The chlorofluorocarbons (or CFCs for short) have recently received a great deal of attention, and notoriety, as a result of being implicated in the destruction of the ozone layer.
CFCs (also known as Freons) are a family of chemicals based upon hydrocarbon skeletons (most often methane), where some or all of the hydrogens have been replaced with chlorine and/or fluorine atoms. These compounds are non-flammable, tasteless and odourless, and chemically stable. Their other important property is their volatility, having boiling points close to zero degrees Centigrade.These physical properties make them ideal for use as refrigerant gases in air conditioners, freezers and refrigerators. Their low boiling points also make them ideal for blowing agents for foam plastics, allowing the foam to expand as the liquid CFC boils. Chlorofluorocarbons are regularly blamed for causing damage to our environment. Although they absorb much more infrared radiation per molecule than carbon dioxide, their contribution to the “greenhouse effect” is very low due to their very low abundance in the atmosphere.
More importantly CFC’s are responsible for a thinning of the protective ozone layer in the stratosphere. CFC’s are still used in air conditioners and were formerly used as refrigerants and aerosol propellants. It is ironic that one of the properties that make CFCs so suitable for use in household items such as refrigerators, their chemical stability, should be the cause of their undoing. Most chemicals, when released into the atmosphere get rapidly broken down into smaller, harmless components by reactions in the lower atmosphere.The CFCs however, are so stable and unreactive that they survive to reach the highest levels of the atmosphere, and become globally distributed in the stratosphere. At these high altitudes, the intensity of ultra-violet radiation is so great that even the stable CFCs are split apart to release a chlorine atom. It is the atomic chlorine that does the damage, since it can react with ozone (O3) to form oxygen The developments of compounds such as CFCs and BCF illustrate aspects of the work of chemists which benefit society and the environment.
Unwanted fires cause considerable economic and environmental damage.Often chemists respond tot he needs of society by developing new, safer products. This happened in 1928 when Thomas Midgely was asked to find a safer alternative to the early refrigerants sulphur dioxide and ammonia. He suggested the use of CF Cl and demonstrated its lack of toxicity of inhaling the gas and blowing out a candle. In recent years we have learnt that the introduction of CFCs like CF Cl were not without environmental consequences. These consequences have been identified by chemists and other scientists. An understanding of the processes involved has also helped in the search for safer replacements.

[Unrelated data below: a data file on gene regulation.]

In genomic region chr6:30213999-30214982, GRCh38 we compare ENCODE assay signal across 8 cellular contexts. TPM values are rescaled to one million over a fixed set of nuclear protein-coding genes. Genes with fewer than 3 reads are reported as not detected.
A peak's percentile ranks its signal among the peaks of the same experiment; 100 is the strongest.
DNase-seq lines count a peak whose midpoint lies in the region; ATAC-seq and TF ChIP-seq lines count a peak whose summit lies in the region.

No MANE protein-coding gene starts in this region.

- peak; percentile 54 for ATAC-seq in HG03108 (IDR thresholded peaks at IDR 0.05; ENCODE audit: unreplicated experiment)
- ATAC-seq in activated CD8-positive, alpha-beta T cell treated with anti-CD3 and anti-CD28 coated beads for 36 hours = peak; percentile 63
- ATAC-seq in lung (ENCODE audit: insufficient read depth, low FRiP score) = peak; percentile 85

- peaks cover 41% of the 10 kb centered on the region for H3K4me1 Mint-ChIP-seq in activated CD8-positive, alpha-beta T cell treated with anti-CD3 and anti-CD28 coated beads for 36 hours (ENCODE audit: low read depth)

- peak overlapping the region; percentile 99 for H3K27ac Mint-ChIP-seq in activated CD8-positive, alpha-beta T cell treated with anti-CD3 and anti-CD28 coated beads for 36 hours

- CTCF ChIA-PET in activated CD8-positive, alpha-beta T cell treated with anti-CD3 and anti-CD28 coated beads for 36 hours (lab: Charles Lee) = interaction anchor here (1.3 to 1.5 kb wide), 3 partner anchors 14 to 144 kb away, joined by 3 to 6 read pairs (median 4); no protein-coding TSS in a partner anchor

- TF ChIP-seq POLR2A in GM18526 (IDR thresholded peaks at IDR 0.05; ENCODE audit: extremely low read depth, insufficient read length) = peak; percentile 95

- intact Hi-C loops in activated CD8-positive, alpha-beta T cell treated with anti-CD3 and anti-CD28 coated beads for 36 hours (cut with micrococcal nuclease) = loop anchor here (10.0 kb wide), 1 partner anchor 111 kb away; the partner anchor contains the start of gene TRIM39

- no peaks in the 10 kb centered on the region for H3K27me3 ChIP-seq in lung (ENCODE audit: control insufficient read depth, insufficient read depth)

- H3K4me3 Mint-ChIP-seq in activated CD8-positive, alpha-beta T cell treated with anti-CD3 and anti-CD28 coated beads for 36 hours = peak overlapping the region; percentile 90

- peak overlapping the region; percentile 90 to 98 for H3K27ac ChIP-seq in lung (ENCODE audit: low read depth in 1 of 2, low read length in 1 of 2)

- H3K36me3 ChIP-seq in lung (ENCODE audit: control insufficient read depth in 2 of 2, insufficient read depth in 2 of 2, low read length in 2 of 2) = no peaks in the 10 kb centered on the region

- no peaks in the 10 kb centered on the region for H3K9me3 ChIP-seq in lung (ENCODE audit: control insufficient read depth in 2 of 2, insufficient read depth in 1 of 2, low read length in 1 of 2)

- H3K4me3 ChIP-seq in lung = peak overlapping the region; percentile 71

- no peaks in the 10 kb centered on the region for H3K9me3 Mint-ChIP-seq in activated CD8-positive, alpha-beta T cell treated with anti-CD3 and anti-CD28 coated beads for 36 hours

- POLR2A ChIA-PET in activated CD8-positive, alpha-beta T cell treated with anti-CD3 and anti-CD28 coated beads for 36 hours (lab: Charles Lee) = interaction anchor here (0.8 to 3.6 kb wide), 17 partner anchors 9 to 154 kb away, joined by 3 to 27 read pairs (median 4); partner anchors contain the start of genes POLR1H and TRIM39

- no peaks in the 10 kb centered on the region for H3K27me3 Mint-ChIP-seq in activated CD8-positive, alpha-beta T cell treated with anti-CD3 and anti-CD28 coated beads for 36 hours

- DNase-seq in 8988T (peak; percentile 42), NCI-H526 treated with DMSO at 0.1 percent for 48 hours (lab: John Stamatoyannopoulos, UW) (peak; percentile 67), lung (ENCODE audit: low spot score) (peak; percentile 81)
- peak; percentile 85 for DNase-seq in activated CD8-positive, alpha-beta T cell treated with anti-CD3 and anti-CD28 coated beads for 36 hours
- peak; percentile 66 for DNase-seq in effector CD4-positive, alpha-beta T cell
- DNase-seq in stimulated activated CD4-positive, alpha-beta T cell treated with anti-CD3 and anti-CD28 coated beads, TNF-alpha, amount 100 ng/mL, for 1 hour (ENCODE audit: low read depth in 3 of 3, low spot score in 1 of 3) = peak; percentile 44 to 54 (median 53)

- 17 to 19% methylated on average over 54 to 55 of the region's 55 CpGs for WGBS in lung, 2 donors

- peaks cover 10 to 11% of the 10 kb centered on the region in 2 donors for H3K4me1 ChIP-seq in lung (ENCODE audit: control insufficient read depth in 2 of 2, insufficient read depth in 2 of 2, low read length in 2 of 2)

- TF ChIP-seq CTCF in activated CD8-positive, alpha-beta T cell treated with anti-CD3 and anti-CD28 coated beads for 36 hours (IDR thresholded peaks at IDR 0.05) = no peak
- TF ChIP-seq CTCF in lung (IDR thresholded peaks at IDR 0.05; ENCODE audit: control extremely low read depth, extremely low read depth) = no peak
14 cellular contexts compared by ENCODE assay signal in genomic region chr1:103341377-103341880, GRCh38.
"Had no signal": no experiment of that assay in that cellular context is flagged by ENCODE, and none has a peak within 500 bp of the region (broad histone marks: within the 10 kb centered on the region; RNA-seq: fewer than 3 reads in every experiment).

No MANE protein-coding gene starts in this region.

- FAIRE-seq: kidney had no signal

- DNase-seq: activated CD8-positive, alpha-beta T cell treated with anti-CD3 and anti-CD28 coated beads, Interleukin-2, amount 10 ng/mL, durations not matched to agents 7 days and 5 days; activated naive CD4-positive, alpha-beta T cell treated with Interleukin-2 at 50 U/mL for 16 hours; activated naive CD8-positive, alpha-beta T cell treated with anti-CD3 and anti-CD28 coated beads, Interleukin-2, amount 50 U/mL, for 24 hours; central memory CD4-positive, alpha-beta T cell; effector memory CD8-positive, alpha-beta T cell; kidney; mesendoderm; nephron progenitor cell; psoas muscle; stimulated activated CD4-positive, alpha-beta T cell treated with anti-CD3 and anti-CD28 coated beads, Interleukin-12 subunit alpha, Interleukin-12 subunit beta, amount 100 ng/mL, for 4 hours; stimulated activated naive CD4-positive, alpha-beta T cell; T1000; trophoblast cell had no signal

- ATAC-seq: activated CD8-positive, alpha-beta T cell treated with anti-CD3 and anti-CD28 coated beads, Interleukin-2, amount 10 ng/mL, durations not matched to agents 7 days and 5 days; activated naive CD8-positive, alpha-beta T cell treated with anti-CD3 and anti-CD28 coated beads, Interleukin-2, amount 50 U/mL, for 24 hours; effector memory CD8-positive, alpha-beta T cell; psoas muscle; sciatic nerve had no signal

Nowadays, chemists are designing new “ozone friendly” chemicals to replace the destructive CFCs. The compound 1,1,1,2-tetrafluroethene, CF CH F, is now being manufactured as an appropriate alternative. The presence of the hydrogen atoms increases the reactivity of this compound relative to CFCS, so that it is broken down in the lower atmosphere much more rapidly. If it does reach the stratosphere, it does not produce the damaging chlorine free radicals. The use of such alternatives should allow the ozone layer to recover, although this process may be slow.The Cl atom is regenerated in this reaction, and so the break up of only one CFC molecule can initiate the subsequent removal of thousands of ozone molecules. This has recently become a major cause for concern, since the ozone forms a vital protective layer in the upper atmosphere, shielding the Earth and all its plants and animals from the harmful effect of the Sun’s UV radiation.
Damage to the ozone layer would let more UV through to reach the planet’s surface, leading to an increase in skin cancers in animals and humans, and damage to vegetation.The discovery of the ‘hole’ in the ozone layer above the Antarctic in the 1980s, led to a United Nations protocol to reduce the use of CFCs and other chlorocarbons as solvents, refrigerants and aerosols by 50% by 1999, and a total ban soon after. CFCs are now banned from aerosols, and replacements for their use in refrigeration (based on ammonia or the less dangerous hydrofluorocarbons, HFCs) are now being introduced.
However CFCs are so tenacious, that it will take many years before they are all removed from the atmosphere. Some estimates say that the ozone layer may not re-establish itself properly for a century or more.